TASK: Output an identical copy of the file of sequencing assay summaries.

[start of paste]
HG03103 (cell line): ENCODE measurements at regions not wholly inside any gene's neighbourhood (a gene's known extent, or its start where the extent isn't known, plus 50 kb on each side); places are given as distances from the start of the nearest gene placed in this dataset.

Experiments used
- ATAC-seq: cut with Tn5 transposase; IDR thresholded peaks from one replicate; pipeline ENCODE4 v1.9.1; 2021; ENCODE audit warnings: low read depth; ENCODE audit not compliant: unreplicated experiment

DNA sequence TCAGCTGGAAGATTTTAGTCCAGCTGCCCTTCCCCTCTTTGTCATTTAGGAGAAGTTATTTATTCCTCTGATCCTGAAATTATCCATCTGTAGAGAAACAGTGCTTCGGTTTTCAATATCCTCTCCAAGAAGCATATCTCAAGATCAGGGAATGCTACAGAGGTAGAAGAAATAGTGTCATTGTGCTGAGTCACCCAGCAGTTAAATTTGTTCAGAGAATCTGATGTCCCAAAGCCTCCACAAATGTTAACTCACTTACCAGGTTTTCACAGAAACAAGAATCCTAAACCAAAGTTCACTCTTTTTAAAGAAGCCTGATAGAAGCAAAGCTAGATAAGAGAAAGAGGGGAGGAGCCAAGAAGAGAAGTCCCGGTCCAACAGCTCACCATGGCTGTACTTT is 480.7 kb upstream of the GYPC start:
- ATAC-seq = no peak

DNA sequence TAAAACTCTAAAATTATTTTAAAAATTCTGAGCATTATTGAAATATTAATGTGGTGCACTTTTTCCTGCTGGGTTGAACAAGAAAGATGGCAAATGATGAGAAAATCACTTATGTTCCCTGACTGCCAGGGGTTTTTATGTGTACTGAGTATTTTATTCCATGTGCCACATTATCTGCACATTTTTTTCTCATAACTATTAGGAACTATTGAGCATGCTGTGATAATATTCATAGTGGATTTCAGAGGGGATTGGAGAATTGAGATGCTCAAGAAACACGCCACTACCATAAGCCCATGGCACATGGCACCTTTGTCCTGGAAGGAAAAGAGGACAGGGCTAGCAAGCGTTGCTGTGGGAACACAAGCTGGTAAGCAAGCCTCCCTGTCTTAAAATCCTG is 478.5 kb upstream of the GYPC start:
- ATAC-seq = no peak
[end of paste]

HG03103 (cell line): ENCODE measurements at regions not wholly inside any gene's neighbourhood (a gene's known extent, or its start where the extent isn't known, plus 50 kb on each side); places are given as distances from the start of the nearest gene placed in this dataset.

Experiments used
- ATAC-seq: cut with Tn5 transposase; IDR thresholded peaks from one replicate; pipeline ENCODE4 v1.9.1; 2021; ENCODE audit warnings: low read depth; ENCODE audit not compliant: unreplicated experiment

DNA sequence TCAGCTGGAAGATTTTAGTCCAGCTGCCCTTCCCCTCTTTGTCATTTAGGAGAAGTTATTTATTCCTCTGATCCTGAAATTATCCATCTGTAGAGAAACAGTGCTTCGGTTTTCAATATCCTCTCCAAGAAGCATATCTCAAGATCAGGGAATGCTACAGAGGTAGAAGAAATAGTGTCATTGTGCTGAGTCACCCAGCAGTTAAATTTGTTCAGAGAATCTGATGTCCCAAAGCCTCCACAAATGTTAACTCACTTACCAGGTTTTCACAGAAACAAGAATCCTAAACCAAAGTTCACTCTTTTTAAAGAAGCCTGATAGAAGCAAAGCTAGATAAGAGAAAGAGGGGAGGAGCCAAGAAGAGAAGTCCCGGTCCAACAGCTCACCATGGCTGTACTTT is 480.7 kb upstream of the GYPC start:
- ATAC-seq = no peak

DNA sequence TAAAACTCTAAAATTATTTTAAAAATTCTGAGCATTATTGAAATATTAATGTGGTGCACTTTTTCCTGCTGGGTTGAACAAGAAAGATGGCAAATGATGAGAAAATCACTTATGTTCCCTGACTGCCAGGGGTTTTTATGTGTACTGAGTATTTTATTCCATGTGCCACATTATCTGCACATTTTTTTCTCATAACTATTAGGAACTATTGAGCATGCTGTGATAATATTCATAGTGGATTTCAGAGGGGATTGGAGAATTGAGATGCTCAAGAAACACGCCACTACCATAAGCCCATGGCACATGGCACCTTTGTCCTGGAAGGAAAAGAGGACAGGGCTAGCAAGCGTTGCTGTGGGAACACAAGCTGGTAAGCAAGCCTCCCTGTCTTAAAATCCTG is 478.5 kb upstream of the GYPC start:
- ATAC-seq = no peak